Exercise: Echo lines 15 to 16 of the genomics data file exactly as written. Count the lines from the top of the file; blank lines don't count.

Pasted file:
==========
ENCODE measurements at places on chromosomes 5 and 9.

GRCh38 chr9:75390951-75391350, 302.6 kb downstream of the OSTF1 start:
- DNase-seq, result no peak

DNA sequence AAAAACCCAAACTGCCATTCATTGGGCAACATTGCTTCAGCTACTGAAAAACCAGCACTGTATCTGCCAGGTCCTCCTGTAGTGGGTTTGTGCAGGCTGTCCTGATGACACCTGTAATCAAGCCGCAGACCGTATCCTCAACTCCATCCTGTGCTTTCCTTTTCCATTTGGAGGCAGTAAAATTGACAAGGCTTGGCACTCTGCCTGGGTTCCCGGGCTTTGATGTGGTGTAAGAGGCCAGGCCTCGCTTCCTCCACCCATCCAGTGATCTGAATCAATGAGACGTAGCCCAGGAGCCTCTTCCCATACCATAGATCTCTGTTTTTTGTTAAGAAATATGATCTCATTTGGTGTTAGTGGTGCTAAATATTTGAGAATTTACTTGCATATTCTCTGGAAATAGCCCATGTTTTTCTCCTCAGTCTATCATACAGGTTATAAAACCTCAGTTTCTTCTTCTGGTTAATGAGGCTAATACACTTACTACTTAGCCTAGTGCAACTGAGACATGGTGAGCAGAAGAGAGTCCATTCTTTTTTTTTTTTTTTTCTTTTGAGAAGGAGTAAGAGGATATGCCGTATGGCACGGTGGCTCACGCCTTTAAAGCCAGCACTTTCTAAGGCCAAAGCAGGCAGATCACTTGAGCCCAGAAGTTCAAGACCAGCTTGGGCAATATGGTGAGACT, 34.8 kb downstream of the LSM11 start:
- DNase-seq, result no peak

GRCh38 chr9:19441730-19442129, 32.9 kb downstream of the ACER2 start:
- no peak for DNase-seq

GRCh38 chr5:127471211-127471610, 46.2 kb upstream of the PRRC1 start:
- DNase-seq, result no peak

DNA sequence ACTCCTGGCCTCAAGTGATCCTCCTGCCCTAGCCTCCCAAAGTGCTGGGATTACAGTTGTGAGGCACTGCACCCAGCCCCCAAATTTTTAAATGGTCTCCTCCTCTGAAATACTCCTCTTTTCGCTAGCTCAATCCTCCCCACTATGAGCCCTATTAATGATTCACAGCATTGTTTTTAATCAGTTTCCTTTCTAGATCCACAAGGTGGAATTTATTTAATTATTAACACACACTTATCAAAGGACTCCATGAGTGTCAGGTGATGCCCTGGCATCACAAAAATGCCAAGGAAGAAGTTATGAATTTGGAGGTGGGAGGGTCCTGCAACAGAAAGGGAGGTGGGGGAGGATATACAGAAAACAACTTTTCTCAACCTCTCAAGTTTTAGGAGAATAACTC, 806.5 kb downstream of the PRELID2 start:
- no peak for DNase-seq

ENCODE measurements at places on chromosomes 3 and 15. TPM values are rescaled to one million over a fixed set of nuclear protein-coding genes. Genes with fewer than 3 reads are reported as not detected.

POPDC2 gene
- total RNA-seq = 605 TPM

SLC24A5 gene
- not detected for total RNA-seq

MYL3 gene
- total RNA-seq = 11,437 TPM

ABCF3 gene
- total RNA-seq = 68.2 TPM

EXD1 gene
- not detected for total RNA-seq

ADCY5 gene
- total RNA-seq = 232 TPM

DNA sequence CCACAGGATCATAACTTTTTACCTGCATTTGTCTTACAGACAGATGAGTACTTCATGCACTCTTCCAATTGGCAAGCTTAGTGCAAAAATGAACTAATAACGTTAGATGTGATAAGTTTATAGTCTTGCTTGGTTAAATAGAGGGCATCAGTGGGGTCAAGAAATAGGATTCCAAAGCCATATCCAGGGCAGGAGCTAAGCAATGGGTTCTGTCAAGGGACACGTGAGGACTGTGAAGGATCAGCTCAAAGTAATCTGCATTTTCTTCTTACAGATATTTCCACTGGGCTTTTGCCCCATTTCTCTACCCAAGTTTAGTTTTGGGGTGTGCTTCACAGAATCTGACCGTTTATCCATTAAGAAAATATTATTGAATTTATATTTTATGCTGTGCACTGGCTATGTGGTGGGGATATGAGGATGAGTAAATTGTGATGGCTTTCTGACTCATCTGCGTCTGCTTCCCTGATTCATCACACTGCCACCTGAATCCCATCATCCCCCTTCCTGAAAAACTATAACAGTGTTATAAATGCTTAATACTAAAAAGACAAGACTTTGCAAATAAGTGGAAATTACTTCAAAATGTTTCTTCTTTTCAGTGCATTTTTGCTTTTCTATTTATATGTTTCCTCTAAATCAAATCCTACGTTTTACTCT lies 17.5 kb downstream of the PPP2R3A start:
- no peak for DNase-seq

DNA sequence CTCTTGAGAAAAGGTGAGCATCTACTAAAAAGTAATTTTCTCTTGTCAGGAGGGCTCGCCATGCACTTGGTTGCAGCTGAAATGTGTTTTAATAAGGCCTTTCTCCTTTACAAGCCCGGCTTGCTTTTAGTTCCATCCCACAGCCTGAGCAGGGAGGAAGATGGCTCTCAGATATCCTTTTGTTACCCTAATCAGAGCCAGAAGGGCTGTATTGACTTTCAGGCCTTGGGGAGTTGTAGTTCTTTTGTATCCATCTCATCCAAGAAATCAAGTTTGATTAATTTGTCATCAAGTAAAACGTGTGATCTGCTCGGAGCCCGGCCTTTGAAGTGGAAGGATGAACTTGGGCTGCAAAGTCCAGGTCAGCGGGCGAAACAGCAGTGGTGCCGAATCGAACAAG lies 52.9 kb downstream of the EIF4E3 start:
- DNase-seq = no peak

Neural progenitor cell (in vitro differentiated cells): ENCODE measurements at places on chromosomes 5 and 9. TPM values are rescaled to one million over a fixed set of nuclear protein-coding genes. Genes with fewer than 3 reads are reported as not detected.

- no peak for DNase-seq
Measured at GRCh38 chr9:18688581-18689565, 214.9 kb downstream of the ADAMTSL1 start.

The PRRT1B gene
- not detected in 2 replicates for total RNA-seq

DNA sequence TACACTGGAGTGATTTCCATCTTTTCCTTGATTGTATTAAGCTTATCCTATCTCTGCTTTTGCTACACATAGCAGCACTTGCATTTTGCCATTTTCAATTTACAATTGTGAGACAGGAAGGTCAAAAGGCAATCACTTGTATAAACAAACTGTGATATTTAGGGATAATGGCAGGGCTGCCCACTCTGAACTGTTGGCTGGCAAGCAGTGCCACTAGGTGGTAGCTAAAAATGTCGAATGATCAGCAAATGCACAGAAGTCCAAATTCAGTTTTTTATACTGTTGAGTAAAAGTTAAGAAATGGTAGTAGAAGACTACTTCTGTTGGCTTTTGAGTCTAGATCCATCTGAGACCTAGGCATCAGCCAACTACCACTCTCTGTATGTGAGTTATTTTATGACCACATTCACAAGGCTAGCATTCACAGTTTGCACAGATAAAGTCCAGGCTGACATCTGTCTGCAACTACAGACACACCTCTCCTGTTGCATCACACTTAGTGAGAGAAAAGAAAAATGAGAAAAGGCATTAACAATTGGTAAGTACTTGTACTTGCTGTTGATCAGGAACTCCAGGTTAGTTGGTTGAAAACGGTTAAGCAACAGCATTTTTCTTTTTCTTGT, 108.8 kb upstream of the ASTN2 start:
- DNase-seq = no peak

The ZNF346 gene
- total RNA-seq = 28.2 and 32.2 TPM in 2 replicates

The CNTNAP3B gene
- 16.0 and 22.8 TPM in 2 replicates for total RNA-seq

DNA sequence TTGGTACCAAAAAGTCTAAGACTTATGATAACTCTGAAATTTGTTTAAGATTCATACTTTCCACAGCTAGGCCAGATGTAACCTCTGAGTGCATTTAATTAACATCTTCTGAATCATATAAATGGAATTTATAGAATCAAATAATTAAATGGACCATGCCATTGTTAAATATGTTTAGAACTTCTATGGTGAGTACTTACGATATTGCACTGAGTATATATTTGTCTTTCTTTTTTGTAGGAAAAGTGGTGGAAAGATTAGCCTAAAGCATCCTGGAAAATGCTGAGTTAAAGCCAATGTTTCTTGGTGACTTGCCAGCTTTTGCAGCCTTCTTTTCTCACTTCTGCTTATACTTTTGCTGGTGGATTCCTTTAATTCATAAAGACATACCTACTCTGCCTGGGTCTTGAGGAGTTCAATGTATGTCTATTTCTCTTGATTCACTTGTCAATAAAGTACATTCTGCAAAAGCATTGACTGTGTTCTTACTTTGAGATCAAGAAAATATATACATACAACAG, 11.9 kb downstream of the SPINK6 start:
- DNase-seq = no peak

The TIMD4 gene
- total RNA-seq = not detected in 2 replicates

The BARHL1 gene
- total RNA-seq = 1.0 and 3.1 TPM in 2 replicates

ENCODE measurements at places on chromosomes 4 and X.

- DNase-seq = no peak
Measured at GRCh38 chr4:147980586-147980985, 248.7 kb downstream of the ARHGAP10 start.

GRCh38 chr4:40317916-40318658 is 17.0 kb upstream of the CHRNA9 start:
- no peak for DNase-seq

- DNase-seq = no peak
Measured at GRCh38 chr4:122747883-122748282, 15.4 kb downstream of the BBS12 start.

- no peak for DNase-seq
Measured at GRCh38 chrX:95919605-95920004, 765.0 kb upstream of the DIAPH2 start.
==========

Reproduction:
SLC24A5 gene
- not detected for total RNA-seq